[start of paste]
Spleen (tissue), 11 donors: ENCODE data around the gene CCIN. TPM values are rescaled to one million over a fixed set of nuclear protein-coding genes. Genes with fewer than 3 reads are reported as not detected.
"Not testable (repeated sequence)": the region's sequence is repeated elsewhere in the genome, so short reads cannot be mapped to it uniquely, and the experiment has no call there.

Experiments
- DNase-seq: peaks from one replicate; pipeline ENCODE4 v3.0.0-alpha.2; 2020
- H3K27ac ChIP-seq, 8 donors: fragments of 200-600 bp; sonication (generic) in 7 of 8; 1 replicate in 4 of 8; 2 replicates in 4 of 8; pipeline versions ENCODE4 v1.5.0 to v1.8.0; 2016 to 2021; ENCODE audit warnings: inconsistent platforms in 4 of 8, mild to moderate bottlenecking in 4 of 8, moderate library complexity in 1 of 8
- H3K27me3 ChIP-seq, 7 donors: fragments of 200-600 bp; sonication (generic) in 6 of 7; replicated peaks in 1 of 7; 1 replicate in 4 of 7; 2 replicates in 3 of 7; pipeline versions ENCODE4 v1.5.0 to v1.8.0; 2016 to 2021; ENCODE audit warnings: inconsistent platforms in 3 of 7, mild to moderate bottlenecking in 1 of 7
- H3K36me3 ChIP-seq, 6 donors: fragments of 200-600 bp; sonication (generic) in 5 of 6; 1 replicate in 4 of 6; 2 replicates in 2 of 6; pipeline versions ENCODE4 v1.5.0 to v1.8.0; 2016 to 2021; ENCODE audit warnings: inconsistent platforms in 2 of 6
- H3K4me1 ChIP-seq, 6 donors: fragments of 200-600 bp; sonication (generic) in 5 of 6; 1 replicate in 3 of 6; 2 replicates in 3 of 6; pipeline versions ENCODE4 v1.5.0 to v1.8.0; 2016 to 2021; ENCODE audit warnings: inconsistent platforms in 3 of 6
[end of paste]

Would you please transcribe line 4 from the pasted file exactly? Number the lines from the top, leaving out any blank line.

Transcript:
- DNase-seq: peaks from one replicate; pipeline ENCODE4 v3.0.0-alpha.2; 2020